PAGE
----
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There’s no better time than spring to appreciate the wonders of nature, as the backcountry comes to life again. But don’t just observe: Show your hiking partners the nature guru that you are when you whip out these fun facts on your next group hike.
- Sea otters use rocks as tools to break open hard-shelled food, and they often store favorite rocks in a pouch under their armpits.
- European Starlings, one of the most abundant birds in North America, are an invasive species—they were released in Central Park in 1890 by a man named Eugene Schieffelin, who thought that every bird mentioned in Shakespeare’s plays should be found in New York.
- Owls have tubular, bell-shaped eyes. Their eyeballs are immobile, which is why they can rotate their heads 270 degrees.
- Aspen groves are actually one interconnected organism. The largest organism is an aspen grove in Utah named Pando.
- There are 70,000 different types of soil in the United States.
- Licking a banana slug will cause your tongue to go numb.
- Skunks can spray up to 10 feet.
- Markings on a wolverine’s chest and underside are like fingerprints—no two animals have the same pattern.
- Geckos can’t blink. Instead, they clean their eyes with their tongues.
- Fir needles contain vitamin C, and were once used to prevent scurvy with tea made by sailors.
- Bighorn sheep horns can weigh up to 30 pounds.
- Squirrels are one of the leading causes for power outages in the United States.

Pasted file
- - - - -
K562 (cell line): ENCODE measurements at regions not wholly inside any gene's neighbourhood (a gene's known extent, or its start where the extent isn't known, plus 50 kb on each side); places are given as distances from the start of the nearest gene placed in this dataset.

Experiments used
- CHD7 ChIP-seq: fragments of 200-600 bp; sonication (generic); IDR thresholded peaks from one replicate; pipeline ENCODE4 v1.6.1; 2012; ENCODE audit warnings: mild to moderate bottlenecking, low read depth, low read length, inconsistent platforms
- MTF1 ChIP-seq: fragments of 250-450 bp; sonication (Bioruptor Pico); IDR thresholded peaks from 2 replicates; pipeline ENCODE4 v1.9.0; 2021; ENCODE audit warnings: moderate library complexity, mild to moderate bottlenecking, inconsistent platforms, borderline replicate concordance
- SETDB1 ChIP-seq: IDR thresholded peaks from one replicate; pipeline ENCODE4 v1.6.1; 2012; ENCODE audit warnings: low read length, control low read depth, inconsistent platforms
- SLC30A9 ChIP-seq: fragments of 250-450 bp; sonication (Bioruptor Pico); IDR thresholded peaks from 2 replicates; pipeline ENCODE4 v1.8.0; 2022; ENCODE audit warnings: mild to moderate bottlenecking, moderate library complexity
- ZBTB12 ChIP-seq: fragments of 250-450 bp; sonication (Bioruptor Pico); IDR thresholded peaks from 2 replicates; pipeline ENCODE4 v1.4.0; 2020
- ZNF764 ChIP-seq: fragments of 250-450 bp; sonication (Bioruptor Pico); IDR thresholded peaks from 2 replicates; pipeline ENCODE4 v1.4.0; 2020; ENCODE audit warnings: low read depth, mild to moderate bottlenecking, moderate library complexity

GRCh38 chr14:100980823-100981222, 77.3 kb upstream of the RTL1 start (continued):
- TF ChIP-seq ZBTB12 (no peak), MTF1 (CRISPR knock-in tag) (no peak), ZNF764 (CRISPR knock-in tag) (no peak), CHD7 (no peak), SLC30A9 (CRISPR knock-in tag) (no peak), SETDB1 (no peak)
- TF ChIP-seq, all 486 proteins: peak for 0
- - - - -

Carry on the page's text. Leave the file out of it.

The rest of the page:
- Some crevasses on Himalayan glaciers are large enough to swallow helicopters, especially in narrow valleys.
- Porcupines can’t actually throw their quills.
- Poison ivy isn’t actually poisonous. The rash you get after touching it is an allergic reaction; some people aren’t allergic and don’t get a rash.
- In the months prior to hibernation, black bears eat up to 20,000 calories a day.
- Polar bears have black skin. Their fur is actually hollow translucent tubes that only appears white because it reflects light.
- One tablespoon of dirt has more organisms than there are people on earth.
- Elk antlers can grow up to an inch a day.
- A foehn wind is a strong, dry wind that runs down the leeward side of a mountain range. It can sublimate off up to a foot of snow per day.
- The largest Saguaro cactus was 46 feet tall and 200 years old. It was damaged by wildfire in 2005.
- Mosquitos are attracted to stinky feet.
- Female mountain goats are called nannies.
- Moose are born knowing how to swim.
- Alligators regrow teeth as they wear down, and can grow 3,000 teeth over their lives.
- Gray wolves are big eaters—but they can go almost two weeks without food.
Have a fun nature fact? Send it to us at email@example.com.